This week, as the MOOC launches, I’ve been putting together a lecture for Unit 3 on The Forsaken Inn, a historical mystery novel by Anna Katharine Green, the “mother of detective fiction,” as she’s been called by her biographer (among others). I’ll be filming the lecture in the University of Virginia’s Special Collections library, which owns a first edition of the novel (New York: Robert Bonner’s Sons, 1890)–unfortunately without the original illustrated wrappers (in other words, the paper cover that went around the cloth). As I’ve learned, though, we also own the first paperback edition, published the same year and including a nice reproduction of the wraps, so I’ll be able to present the book in something like the form known to its first readers.
Victor Perard, “Coffee at One Cent,” from Jacob Riis, “How the Other Half Lives” (1890). Courtesy of authentichistory.com
What’s really exquisite about The Forsaken Inn
are the pen-and-ink drawings by Victor Perard, a little-studied but long-lived and internationally known Parisian emigre. Perard was a prolific illustrator of fiction and nonfiction of all varieties over the last few decades of the nineteenth century and into the twentieth. Pulp fiction, anatomy textbooks, drawing manuals: he illustrated anything and everything, and with an intricate attention to the details of story–often ghoulish details, in the case of Green’s novels. I’ve been able to find out just a little bit about him (from old volumes of Who’s Who in American Art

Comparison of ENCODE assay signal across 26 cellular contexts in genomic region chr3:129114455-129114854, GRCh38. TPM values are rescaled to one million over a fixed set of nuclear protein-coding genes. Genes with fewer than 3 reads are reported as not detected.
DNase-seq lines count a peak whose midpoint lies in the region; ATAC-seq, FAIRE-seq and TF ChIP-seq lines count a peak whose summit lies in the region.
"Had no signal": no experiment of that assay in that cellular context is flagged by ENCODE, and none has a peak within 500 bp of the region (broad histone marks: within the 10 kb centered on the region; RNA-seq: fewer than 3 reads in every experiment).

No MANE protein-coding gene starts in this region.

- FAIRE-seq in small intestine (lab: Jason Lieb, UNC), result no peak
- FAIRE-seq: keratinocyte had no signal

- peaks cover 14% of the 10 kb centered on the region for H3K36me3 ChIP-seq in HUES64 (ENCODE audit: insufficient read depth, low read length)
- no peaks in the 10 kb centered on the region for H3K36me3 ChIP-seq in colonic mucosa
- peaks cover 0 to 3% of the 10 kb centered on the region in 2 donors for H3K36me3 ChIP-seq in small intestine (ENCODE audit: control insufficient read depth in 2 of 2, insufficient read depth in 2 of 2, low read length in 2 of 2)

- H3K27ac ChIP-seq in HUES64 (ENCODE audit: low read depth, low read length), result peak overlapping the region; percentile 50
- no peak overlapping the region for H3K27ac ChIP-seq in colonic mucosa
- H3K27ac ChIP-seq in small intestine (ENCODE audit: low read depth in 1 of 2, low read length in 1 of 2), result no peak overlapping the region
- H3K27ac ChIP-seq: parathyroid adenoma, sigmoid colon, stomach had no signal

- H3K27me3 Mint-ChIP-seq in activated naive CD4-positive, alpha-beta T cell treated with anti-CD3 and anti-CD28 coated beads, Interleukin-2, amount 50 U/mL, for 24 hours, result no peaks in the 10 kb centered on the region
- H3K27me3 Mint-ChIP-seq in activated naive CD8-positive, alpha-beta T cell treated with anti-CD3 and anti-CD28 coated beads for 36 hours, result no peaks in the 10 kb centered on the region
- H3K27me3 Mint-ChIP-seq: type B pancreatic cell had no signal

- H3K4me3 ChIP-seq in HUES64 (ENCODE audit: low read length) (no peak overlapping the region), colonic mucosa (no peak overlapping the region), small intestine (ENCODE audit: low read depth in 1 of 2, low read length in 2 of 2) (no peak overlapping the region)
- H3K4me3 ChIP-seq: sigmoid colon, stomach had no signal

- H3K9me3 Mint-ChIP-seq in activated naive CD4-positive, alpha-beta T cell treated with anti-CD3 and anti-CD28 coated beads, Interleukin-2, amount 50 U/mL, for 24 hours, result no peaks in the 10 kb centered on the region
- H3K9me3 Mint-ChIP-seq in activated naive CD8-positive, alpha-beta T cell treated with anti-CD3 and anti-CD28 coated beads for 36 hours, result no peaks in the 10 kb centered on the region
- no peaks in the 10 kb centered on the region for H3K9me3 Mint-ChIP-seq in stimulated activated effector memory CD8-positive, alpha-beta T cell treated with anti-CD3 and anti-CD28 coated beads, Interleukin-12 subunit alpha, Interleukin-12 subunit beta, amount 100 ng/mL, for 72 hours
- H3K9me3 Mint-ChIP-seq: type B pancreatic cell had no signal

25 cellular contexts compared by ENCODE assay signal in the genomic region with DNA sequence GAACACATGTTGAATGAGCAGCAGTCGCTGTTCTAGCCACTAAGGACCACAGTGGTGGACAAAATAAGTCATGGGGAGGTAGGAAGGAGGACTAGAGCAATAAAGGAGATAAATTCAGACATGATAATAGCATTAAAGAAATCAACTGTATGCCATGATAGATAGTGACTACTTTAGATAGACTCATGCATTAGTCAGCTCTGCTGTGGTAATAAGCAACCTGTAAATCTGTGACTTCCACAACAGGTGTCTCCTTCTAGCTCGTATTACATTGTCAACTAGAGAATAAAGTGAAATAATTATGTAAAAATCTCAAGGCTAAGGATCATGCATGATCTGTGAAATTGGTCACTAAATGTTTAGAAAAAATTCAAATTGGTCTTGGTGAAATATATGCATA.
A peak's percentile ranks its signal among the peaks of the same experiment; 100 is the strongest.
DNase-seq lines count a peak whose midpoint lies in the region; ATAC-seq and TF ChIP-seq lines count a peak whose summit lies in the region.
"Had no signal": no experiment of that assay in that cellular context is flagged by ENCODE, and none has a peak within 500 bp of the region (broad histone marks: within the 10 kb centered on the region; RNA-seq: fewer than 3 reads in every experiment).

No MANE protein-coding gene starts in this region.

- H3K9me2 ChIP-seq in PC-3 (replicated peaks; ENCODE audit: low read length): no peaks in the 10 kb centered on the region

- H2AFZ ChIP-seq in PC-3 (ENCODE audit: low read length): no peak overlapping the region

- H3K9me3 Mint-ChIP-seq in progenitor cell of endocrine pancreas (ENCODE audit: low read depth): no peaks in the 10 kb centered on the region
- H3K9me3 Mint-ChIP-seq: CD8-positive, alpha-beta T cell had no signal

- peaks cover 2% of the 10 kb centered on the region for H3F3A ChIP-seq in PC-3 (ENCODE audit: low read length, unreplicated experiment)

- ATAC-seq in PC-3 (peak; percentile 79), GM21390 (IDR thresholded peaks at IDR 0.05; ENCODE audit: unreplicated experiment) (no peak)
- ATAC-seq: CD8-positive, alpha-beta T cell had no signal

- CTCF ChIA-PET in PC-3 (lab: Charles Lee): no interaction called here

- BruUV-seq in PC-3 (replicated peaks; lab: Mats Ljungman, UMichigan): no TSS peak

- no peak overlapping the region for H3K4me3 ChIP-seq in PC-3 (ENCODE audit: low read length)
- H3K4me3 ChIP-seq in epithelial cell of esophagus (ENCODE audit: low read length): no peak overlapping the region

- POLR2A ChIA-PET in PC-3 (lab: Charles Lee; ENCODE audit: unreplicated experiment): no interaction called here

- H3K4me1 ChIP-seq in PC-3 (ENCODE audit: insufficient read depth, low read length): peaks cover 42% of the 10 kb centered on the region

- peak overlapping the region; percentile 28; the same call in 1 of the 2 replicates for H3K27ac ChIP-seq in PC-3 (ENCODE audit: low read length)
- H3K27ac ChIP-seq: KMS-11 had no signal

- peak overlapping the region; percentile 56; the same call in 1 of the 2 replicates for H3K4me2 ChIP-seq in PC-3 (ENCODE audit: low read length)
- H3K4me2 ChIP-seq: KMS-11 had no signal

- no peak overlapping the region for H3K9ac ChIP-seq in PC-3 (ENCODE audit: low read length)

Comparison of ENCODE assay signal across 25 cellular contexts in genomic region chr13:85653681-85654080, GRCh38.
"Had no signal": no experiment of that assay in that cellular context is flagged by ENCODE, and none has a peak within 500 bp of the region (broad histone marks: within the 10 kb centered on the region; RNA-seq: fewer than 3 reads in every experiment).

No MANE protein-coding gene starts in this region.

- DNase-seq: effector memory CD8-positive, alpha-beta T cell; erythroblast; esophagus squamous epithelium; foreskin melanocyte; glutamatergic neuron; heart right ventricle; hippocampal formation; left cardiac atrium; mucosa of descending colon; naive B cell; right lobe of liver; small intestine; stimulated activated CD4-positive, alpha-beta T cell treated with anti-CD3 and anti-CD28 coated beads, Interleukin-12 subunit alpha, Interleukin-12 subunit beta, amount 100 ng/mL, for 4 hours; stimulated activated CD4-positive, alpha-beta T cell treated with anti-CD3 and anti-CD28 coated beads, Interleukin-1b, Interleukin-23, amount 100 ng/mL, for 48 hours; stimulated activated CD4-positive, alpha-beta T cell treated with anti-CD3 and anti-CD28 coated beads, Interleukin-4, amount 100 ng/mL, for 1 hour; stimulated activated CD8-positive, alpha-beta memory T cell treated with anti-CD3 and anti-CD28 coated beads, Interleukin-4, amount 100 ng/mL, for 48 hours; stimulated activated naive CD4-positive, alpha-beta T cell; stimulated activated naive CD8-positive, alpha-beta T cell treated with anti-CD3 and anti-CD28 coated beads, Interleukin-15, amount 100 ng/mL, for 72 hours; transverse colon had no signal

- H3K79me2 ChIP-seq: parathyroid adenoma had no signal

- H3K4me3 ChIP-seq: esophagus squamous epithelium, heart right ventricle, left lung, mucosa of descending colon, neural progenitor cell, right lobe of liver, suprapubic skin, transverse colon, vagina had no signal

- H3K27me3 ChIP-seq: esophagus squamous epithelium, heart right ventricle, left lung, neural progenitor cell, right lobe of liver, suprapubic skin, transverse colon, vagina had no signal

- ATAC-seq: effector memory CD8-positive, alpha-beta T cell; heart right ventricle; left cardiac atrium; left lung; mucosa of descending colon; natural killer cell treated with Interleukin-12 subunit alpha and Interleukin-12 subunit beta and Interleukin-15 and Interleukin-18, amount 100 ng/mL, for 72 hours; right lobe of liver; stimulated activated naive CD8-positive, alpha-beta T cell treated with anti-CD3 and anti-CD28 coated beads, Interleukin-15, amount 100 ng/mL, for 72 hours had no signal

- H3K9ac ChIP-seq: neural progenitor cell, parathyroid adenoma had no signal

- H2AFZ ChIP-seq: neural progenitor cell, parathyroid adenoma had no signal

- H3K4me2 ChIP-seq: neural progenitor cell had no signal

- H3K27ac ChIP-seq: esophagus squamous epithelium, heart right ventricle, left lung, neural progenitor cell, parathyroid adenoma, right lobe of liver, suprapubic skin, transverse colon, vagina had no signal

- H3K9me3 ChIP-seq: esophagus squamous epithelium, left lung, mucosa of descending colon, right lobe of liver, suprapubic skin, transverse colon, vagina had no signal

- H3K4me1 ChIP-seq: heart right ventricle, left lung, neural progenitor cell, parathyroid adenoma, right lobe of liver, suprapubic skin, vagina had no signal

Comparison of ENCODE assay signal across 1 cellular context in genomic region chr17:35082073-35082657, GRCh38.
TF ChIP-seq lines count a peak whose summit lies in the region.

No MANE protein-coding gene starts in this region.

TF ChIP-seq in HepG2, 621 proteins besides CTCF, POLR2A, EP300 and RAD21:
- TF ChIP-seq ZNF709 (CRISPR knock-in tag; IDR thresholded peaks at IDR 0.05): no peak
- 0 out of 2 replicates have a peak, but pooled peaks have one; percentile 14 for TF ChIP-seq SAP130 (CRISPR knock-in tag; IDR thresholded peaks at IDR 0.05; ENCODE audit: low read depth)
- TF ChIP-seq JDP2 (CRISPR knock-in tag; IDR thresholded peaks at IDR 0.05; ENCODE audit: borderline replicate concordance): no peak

and other sources), though there could be some standard study of him I don’t know about. He graduated from the Ecole des Beaux-Arts in Paris, showed quite a bit in North America, and by 1931 was an instructor in drawing at Cooper Union in New York. His anatomy and drawing textbooks have been reprinted
a number of times over the years (I’m assuming this 1955 textbook was his and not his son’s, though I don’t know for sure), and his drawings appeared in any number of fascinating collections over the years, including How the Other Half Lives: Studies among the Tenements of New York
(1890), an enthralling collection of photographs and drawings of Manhattan tenement housing at the turn of the century accompanied by a critical text by Joseph Riis. I’ll post photographs of some of the plates from The Forsaken Inn
once I have good shots (and permission from the library). For now enjoy this drawing from How the Other Half Lives
, “Coffee at One Cent,” a pen-and-ink drawing of a penny coffee stand in nineteenth-century Manhattan (shared courtesy of authentichistory.com).